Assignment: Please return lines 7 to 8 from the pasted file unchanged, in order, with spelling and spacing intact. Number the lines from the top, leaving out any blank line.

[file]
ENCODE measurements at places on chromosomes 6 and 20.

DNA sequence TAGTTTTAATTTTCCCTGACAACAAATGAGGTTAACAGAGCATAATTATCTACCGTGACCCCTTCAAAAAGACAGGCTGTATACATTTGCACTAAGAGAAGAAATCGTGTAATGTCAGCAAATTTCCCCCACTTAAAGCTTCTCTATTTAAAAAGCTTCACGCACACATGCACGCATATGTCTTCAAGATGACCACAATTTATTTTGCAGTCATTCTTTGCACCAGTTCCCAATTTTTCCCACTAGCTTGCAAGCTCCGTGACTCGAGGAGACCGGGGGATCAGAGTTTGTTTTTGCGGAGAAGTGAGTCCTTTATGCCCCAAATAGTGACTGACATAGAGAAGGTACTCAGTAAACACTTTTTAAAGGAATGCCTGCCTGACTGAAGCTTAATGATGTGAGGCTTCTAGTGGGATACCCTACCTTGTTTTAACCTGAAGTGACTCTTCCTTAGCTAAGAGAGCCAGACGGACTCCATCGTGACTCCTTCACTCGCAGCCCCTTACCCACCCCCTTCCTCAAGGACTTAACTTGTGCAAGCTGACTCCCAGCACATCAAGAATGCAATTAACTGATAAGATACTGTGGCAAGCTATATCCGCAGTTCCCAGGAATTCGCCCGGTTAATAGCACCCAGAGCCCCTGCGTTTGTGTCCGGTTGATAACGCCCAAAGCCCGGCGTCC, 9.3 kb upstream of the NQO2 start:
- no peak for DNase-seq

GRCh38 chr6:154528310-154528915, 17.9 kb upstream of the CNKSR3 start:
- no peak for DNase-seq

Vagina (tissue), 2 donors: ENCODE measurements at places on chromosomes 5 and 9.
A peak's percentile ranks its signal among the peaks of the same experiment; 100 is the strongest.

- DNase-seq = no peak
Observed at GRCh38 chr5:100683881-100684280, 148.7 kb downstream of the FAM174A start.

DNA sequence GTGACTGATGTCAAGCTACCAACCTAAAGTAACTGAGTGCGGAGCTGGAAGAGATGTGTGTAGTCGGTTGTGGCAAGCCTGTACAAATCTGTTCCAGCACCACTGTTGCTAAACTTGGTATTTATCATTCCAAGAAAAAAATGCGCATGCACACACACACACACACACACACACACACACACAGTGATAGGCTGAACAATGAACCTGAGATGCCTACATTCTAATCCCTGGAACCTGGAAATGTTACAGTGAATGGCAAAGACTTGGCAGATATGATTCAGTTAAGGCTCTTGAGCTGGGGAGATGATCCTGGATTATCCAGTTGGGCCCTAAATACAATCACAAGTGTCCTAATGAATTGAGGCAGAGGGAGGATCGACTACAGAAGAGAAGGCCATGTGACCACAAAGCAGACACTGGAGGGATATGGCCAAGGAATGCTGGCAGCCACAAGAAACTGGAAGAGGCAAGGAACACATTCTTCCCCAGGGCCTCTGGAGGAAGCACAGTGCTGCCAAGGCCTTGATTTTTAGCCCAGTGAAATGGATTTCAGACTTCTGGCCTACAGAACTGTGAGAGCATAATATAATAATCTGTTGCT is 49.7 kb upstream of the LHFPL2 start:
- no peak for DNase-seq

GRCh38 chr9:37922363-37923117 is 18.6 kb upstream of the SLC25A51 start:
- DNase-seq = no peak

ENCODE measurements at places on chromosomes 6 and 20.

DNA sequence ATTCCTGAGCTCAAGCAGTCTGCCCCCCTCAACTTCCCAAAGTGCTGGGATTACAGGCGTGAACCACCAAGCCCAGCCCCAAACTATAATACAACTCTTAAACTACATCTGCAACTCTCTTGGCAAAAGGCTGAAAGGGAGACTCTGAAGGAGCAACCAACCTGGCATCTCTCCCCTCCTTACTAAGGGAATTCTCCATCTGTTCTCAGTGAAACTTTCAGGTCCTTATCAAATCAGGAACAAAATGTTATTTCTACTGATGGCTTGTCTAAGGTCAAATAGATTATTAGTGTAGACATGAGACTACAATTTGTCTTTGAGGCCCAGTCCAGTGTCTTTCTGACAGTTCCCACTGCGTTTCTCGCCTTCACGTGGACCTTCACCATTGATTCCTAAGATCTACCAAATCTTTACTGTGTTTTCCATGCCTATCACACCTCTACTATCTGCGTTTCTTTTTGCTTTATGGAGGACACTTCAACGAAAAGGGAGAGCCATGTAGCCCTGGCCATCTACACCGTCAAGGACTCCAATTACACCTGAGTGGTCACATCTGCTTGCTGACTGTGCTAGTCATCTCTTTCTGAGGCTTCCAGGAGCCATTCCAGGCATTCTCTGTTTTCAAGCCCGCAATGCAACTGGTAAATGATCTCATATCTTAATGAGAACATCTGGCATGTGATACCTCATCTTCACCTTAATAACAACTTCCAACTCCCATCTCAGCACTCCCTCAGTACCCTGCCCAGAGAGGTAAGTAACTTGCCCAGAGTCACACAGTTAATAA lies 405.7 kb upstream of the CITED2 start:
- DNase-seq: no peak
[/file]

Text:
A peak's percentile ranks its signal among the peaks of the same experiment; 100 is the strongest.

- DNase-seq = no peak